Renal cancer cells constitute a paradigm of tumor cells with a glycolytic reprogramming which drives metabolic alterations favoring cell survival and transformation (1). During glycolysis, pyruvate is converted by the pyruvate dehydrogenase complex into Acetyl-CoA before it enters into the TCA/Krebs cycle. The pyruvate dehydrogenase complex (PDH) is a holoenzyme composed of three catalytic subunits assembled into a multimolecular complex, and its regulation is tightly controlled by phosphorylation/dephosphorylation by pyruvate dehydrogenase kinases (PDK; inactivate PDH) and pyruvate dehydrogenase phosphatases (PDP; activate PDH) (2). The inhibitory targeting of PDK metabolic kinases constitutes a potential therapy in the treatment of cancer, including renal cancer (3).
We have studied the expression of regulators of energy metabolism in renal cancer by immunohistochemistry on renal tumor samples, and observed a selective expression of the pyruvate dehydrogenase kinases (PDK1-4), responsible for phosphorylating and inactivating the pyruvate dehydrogenase complex (4). High PDK1 expression associated with good prognosis, whereas high PDK2 and PDK3 expression associated with lower overall survival of renal cancer patients (Figure 1). This suggests differential contribution of the distinct PDK in the outcome of renal cancer. In our study, PDK2 showed a predominantly nuclear localization in renal cancer tumors, whereas PDK1, PDK3 and PDK4 displayed a major cytoplasmic localization. A similar PDK subcellular localization pattern was previously observed in prostate tumors (5), suggesting different spatial functions associated to the distinct PDK, including nuclear functions. Whether TCA cycle enzymes play functional roles in the nucleus of cancer cells is a current open issue that deserves to be investigated. In addition, the possibility that specific PDK exert catalytic activities in cancer beyond their role as pyruvate dehydrogenase kinases is also worth to explore.
Figure 1. Kaplan-Meier survival curves of clear cell renal cell carcinoma (ccRCC) patients according to PDK1-4 tumor expression. Kaplan–Meier curves of overall survival based on PDK1 (A), PDK2 (B), PDK3(C), and PDK4 (D) protein expression in the ccRCC cohort.
We isolated RNA from a subgroup of whole tumor tissue sections (PDK2/PDK3 positive vs. PDK2/PDK3 negative), and using nanoString technologies we analyzed gene expression profiles in pan cancer and immune exhaustion panels. Gene expression analysis revealed molecular association of PDK2 and PDK3 expression with PI3K signaling pathway, as well as with T cell infiltration and exhausted CD8 T cells (Figure 2).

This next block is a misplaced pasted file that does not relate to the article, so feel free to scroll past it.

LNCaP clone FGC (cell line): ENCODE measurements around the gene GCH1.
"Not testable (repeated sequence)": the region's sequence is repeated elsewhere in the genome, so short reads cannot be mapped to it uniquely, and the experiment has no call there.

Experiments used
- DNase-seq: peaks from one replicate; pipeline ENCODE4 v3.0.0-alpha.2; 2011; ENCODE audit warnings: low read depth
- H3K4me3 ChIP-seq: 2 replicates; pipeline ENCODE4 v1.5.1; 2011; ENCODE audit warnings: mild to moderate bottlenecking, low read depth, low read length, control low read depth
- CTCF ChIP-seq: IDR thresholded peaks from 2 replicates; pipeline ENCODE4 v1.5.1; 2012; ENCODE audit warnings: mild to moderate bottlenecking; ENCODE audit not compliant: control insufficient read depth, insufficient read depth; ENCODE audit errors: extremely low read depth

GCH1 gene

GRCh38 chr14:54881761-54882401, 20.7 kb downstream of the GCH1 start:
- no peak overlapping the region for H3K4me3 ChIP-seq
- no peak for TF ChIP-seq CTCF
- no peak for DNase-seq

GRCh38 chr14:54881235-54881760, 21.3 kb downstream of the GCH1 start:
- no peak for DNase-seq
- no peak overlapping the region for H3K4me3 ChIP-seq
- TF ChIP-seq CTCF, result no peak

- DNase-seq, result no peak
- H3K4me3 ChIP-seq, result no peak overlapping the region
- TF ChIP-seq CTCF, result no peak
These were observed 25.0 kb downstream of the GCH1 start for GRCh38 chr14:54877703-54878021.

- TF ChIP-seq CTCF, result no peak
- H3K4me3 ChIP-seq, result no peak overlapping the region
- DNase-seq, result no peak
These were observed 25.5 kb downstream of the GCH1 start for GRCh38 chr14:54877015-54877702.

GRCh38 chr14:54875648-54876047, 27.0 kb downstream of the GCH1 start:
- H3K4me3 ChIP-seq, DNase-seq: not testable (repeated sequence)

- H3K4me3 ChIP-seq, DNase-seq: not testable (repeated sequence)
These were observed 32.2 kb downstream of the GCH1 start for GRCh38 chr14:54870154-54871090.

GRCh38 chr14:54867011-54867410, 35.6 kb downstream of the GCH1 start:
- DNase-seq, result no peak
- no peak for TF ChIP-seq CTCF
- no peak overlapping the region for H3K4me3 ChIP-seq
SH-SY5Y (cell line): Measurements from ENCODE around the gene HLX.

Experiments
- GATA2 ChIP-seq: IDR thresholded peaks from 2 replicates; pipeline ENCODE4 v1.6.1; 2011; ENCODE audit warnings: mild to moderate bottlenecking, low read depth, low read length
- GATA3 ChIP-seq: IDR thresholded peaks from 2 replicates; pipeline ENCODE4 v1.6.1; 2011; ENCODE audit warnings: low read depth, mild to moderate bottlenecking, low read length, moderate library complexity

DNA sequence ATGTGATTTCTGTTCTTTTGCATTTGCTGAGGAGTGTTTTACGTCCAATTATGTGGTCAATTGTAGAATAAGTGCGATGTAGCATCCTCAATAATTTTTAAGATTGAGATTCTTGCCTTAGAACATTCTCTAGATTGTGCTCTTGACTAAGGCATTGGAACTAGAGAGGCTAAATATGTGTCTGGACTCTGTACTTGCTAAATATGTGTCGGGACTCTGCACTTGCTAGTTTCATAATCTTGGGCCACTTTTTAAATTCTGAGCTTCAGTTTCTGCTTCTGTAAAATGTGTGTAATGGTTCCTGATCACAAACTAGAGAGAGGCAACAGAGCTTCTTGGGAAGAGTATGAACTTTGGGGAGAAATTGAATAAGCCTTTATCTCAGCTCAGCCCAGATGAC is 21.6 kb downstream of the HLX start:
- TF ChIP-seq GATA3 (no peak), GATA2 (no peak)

Figure 2. Molecular analysis of ccRCC patients according to PDK2 and PDK3 tumor expression. A) Kaplan–Meier curves of overall survival based on PDK2/PDK3 expression in the ccRCC cohort. Patients with high PDK2/PDK3 protein expression and patients with low PDK2/PDK3 protein expression had significantly different time to recurrence. B) PanCancer Pathway signature in ccRCC tumor samples. Note PI3K pathway as most differentially expressed signaling pathway in high PDK2/PDK3 protein expression vs low PDK2/PDK3 protein expression tumors. C) Box plot of PI3K pathway score in high PDK2/PDK3 protein expression vs low PDK2/PDK3 protein expression tumors. D) Cell type score in ccRCC tumor samples using Immune Exhaustion panel. Note CD8 T cell exhaustion cell type as one of the higher enrichments in high PDK2/PDK3 protein expression vs low PDK2/PDK3 protein expression tumors. E) Box plot of exhausted CD8 score in high PDK2/PDK3 protein expression vs low PDK2/PDK3 protein expression tumors.
PDK can be inhibited by dichloroacetate (DCA), which has been proposed as a therapeutic approach in several cancer types, including renal cancer (6). In our analysis, treatment of human renal cancer cell lines with DCA resulted in lower cell viability, which was accompanied by an increase in pAKT. The identity of the PDK inhibited by DCA in renal cancer cells needs to be explored, as well as the functional relation of PDK activities with the PI3K/AKT survival pathway. In addition, the use of alternative PDK inhibitors will be helpful to validate PDK inhibition as a therapeutic approach in renal cancer.
In summary, our work highlights the potential of the proteins of the pyruvate dehydrogenase molecular complex as targets for therapeutic intervention in renal cancer. Together, our findings suggest a differential role for PDK enzymes in ccRCC progression, and highlight PDK as actionable metabolic proteins in relation with PI3K signaling and exhausted CD8 T cells in ccRCC.
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